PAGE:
A most important thing to do when in London is to buy an Oyster Card so you can travel on the London Underground (sorry, but it’s always called “the Tube” in this town!) without having to buy tickets every time.
And if you are staying for more than a few weeks, then the London A to Z guide is indispensable. In this age of the i-phone and google maps, it is still very important to have an A to Z. We know a place not by blindly following an app – we know a place by reading maps, looking up the streets, being able to put the location of an address into context (which part of the city is it), and all that. That, for us, is about human intelligence!
A diversion: In many ways, the “old” system of reading maps and working out places and how to get from one spot to the next helps us retain our knowledge about a city. We become a much more “skilled” traveller as we travel more because we know how to “tackle” and “orientate” ourselves when we go to a new city. Similarly, we add to our knowledge about a city every time we revisit because we don’t have to start from zero and we have “retained” knowledge from the previous travels. Isn’t it possible that our reliance on i-phones has enabled a “de-skilling”? At a time when the human intelligence vs machine intelligence debate is raging, we find neuroscience research telling us that “if we don’t use [brain neural connections], we lose it“.
Allowing a further diversion: the great thing about the Tube is its extensive network, with its 11 lines and 270 stations. The first underground line is now parts of the Northern Line (yes the black one!). The system is thought today to be the third largest in the world in terms of length, after the Beijing subway and the Shanghai Metro, and the third busiest in Europe, after Paris and Moscow.
Well, the Tube is the one constant in the lives of many Londoners. And perhaps the second constant is a Tube strike. I saw one of the funniest tweets for a while during one of the London Underground’s recent strike:
Got this great app to pass the time during severe #tubestrike travel delays. It’s called a book. You read all the words and then turn pages.”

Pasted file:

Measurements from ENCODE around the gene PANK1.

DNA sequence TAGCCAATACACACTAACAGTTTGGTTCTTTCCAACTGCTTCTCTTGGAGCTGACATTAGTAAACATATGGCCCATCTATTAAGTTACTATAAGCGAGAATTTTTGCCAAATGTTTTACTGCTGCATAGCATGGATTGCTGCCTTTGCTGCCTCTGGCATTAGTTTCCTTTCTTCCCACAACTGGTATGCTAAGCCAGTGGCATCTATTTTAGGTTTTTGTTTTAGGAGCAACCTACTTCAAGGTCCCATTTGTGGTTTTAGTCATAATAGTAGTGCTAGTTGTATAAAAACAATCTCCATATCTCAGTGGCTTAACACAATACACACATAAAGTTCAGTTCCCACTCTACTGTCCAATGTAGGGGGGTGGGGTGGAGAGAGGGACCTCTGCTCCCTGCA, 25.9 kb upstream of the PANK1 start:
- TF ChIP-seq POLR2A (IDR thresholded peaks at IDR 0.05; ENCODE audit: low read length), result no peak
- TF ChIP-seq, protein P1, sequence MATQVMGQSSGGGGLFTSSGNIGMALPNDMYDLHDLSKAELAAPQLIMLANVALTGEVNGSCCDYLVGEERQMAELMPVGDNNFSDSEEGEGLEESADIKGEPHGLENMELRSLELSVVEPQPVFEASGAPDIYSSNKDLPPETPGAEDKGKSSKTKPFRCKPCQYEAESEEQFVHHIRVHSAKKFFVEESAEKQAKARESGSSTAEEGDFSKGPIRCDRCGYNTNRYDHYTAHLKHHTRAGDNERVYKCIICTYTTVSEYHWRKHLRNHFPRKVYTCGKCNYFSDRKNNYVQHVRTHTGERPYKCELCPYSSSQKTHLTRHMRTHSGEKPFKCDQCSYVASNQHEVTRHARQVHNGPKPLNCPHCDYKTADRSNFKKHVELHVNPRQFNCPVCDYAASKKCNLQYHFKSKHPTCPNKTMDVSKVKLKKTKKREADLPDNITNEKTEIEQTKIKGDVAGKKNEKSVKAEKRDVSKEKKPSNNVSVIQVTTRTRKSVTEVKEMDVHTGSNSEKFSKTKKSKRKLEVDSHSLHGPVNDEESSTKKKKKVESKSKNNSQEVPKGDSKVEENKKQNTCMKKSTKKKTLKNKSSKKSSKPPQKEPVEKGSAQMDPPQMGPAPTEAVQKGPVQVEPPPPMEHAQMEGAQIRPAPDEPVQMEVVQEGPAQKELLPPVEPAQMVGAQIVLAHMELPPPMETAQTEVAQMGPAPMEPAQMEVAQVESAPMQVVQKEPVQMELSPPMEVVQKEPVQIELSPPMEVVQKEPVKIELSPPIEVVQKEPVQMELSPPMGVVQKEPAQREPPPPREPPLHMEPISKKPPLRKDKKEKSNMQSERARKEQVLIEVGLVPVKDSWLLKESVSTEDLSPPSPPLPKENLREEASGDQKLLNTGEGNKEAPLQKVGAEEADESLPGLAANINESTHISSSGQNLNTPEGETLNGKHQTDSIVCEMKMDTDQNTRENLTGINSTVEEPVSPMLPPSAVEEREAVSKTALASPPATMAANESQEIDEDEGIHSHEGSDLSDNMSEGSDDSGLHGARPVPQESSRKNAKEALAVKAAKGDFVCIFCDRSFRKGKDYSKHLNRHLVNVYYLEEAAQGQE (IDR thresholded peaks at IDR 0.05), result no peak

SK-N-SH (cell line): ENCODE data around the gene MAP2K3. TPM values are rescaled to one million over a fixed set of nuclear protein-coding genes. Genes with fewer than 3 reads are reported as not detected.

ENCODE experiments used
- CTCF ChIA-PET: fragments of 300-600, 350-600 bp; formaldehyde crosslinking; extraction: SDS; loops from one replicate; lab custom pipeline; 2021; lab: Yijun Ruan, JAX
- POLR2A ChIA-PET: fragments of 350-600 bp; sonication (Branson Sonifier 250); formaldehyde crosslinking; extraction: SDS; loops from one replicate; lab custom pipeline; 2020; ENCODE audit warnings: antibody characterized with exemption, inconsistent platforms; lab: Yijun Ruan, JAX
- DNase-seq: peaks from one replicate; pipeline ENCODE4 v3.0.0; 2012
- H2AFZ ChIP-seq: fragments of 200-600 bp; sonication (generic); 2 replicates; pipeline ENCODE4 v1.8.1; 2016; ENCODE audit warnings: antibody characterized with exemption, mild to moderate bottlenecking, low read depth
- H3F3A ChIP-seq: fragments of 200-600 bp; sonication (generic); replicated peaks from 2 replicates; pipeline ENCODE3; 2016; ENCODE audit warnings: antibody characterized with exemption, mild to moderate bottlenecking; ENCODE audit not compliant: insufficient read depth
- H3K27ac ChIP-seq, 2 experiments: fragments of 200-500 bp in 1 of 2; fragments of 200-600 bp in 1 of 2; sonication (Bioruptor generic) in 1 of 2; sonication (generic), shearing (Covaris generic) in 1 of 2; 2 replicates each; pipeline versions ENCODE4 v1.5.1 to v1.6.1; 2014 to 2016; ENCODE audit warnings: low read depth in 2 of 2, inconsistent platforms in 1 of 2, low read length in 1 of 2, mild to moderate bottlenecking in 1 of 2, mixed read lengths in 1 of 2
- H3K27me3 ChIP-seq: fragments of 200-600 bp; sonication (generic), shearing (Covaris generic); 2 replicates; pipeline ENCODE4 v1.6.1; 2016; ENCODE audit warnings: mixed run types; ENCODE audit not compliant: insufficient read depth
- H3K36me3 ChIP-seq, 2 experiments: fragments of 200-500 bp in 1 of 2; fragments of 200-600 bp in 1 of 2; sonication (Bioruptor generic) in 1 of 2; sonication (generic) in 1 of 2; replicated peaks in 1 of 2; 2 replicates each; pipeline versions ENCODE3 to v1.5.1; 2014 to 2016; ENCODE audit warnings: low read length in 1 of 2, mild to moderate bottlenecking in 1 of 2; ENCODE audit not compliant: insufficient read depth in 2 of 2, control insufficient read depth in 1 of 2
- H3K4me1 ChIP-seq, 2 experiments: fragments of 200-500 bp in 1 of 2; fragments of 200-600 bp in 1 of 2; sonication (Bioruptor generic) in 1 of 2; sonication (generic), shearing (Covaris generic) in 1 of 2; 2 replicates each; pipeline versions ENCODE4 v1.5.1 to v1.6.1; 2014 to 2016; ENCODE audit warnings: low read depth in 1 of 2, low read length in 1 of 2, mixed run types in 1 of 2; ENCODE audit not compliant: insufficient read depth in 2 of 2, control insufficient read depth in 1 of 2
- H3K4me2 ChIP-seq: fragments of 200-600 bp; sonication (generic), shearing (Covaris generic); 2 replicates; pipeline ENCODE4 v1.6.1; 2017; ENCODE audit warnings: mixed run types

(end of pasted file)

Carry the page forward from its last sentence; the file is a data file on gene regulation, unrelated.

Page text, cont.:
A tip: no need to take the tube if going from Leicester Square to Covent Garden, it’s a 260 metre distance, the shortest within the Tube system. Or, if you happen to be travelling on the blue line and need to go to Leicester Sq, just get out from Covent Garden and walk (anyway, Covent Garden station is so much easier to manage).
A second tip: be careful when on the Northern Line – from Euston going south, it splits and travels through 2 “branches”, the “Charing Cross” branch and the “Bank” branch (more east) before it combines at Kennington, in the south, again.
The London Underground has modernised its image in recent years, first introducing the Oyster Card in 2003 (though contactless stored-value cards have been used in a number of cities for some years) and also commissioning a number of programmes such as Art on the Underground and Poetry on the Underground. These have been popular.
But the most significant change has been that the Circle Line (yellow!) is no longer a simple circle! I have to be careful I don’t end up going to Hammersmith when I intend to just go to Nottinghill Gate!
P.S. There are many different versions of the Tube Map apart from the official one. I’ll just mention this map of free toilets in and around the Tube stations – it looks like Transport for London has moved with the times and become attuned to customer needs! (you can download it at: https://www.tfl.gov.uk/cdn/static/cms/documents/toilets-map.pdf)